[Openal-devel] Re: The state of OpenAL (Was: Building OpenAL on older (RH7.3) linux?)
garinh at cheesetoast.net
Wed Aug 31 08:34:00 PDT 2005
> WARNING: This is an unashamed *flame* - so put on your asbestos
> OpenAL is a *mess*.
It's all relative. We have SDKs and documentation available which
have been good enough for a lot of people to use OpenAL in a large
variety of projects. But I agree that there's still lots of work to
be done, and calling it a "mess" is fair enough...
> So let's not be telling everyone that this is a rosy situation...it
> be rosy in a few months - but right now, ALUT is only just barely
> usable -
> and then only by Linux users in all likelyhood.
That should be addressed to some degree by the end of the day today
-- I've got ALUT compiling and linking under Windows right now, and
will start checking things in soon. I'll take a look at MacOS X
after that (and then go back around to all the OSes to fix anything I
> In a normal situation, you'd be justified in saying "Well, if it's so
> terrible - then why aren't you fixing it?"...well...guess what I've
> been doing for the last couple of weeks.
> IMHO, there shouldn't be separate directories for different OS's -
> just inviting problems that only show up in some versions
Your analysis is true, but this is _deliberate_ to a degree. You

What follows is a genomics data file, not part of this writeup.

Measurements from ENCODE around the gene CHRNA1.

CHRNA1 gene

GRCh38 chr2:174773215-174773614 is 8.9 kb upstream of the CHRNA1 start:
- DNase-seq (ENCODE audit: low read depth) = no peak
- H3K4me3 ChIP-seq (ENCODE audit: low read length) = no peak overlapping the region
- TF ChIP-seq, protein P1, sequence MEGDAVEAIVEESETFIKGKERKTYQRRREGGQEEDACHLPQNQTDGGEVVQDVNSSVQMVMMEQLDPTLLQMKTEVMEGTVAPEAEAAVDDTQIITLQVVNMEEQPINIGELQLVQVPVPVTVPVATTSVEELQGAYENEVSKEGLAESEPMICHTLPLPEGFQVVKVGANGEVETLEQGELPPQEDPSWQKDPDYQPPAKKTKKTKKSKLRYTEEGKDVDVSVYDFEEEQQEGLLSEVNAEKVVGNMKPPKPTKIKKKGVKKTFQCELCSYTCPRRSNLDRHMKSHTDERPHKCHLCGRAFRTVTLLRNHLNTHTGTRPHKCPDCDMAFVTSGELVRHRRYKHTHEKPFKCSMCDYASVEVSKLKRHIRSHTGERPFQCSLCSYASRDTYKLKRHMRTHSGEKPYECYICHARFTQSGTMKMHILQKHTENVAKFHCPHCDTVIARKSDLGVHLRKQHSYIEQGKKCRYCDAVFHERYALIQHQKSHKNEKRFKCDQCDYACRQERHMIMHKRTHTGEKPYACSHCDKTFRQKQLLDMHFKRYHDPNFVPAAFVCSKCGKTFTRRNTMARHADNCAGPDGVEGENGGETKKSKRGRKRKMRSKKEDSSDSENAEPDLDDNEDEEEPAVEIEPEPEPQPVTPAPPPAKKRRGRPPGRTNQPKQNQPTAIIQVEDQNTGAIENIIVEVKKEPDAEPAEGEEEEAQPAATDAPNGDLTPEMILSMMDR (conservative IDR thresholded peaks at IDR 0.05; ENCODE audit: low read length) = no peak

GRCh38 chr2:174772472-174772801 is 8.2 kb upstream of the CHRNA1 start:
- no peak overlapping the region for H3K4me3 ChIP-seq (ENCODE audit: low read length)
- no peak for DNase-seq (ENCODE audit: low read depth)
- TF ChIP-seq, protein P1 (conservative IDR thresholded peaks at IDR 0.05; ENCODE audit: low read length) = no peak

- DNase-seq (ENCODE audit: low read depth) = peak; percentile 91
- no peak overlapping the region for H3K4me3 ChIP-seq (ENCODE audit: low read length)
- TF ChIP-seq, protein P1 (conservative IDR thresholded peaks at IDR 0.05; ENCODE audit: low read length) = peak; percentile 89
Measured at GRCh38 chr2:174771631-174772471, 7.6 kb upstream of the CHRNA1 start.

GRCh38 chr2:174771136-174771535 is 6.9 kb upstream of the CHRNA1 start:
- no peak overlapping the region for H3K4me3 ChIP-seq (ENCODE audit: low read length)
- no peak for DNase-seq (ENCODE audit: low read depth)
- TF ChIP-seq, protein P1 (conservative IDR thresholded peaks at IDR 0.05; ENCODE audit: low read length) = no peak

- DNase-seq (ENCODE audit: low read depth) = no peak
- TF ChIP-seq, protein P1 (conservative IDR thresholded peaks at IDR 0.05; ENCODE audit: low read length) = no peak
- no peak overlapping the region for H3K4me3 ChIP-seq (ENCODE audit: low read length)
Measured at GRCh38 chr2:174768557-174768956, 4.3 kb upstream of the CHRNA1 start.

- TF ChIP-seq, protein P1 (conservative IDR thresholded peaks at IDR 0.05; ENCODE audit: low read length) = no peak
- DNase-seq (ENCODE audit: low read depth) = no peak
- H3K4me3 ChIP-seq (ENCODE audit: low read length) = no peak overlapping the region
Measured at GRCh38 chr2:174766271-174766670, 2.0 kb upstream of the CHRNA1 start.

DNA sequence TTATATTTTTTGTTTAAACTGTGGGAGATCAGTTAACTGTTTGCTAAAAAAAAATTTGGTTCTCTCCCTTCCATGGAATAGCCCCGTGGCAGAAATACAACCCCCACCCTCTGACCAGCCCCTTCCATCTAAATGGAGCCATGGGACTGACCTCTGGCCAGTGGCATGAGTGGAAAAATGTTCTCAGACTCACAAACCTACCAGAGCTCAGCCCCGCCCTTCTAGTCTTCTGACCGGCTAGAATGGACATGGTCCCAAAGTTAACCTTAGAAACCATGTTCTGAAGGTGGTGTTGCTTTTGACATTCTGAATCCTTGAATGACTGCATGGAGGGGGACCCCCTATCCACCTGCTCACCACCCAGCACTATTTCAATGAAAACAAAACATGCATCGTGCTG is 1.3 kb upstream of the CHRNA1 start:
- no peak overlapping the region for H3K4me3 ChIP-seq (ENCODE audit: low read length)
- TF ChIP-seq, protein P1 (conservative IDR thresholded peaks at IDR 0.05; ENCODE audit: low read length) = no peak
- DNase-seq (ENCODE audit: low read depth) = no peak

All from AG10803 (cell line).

need to understand the _motivation_ for Creative to have become
involved in this project, and the history. Creative wants to sell
sound cards. We are not in the business of making everyone else's
sound cards sound as good as ours, so that people don't have to buy
our products. So, we wanted an API which we could accelerate, and
which we could extend with EAX. This drove a lot of the "bad"
decisions -- adding things to the API which can't be done at the
driver level is always bad from our (admittedly selfish) perspective.
So, why didn't we have one coordinated cross-platform codebase for at
least the base implementation? Performance, and project
organization. On the machines of 2000, doing _only_ a pure software
version of AL on Windows wouldn't have been compelling enough to get
game developers (our target market then and now -- from Creative's
perspective) to move to OpenAL. We had to have a DS3D backend
available, which would be largely un-portable. Project organization
enters in here as well in that Loki had Linux games to ship in the
meantime -- hence their need to have an active, separate, codebase.
> OpenGL has something called 'the reference implementation'. It's a
> that does pretty much everything in software.
This probably should be done at this point, but where the resources
would come from is a mystery to me. I don't think any current
participant in the OpenAL community can or will do this.
> It's bad enough that a 1.0 is 'out there' - because it puts a road-
> on fixing some of the more serious problems since we would have to
> at least basically reverse-compatible with it.
I've got to disagree with you on this point. It isn't bad that 1.0
is out there -- if it weren't, then you'd be on some other mailing
list, saying similar things, but nobody would have ever done _squat_
with OpenAL without an immediate need in front of them. The general
concept of OpenAL had been talked about for a very long time -- it
took two companies (Loki and Creative) who had an immediate _need_ to
get it done to make things happen, for better or for worse.
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